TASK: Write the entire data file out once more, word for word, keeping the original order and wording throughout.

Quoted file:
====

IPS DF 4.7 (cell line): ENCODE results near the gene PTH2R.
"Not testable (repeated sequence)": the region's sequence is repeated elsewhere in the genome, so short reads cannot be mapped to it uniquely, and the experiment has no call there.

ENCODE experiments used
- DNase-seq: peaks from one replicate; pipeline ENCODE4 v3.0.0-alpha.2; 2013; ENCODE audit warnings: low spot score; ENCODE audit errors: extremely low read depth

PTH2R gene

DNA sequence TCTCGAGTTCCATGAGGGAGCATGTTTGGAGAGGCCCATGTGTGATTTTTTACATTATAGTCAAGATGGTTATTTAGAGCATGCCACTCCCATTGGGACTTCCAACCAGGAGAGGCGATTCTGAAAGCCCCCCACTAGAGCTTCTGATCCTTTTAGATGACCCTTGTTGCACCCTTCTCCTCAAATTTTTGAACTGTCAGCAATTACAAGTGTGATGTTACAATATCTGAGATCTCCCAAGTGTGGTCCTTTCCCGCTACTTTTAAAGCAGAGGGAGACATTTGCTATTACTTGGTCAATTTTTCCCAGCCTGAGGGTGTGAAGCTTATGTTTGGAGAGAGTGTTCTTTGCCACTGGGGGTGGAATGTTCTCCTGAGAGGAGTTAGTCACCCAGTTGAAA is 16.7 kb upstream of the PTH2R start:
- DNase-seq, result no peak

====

IPS DF 4.7 (cell line): ENCODE results near the gene PTH2R.
"Not testable (repeated sequence)": the region's sequence is repeated elsewhere in the genome, so short reads cannot be mapped to it uniquely, and the experiment has no call there.

ENCODE experiments used
- DNase-seq: peaks from one replicate; pipeline ENCODE4 v3.0.0-alpha.2; 2013; ENCODE audit warnings: low spot score; ENCODE audit errors: extremely low read depth

PTH2R gene

DNA sequence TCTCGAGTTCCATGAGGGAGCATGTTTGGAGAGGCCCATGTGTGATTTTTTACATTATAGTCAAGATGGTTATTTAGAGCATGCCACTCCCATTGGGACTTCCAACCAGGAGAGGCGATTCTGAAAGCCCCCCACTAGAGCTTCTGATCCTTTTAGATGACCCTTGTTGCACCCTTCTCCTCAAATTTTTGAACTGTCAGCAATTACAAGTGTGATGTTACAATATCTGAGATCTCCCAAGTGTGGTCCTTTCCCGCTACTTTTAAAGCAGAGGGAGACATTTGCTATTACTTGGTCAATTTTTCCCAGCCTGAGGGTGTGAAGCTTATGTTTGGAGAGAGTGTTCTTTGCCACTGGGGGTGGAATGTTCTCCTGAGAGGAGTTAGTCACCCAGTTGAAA is 16.7 kb upstream of the PTH2R start:
- DNase-seq, result no peak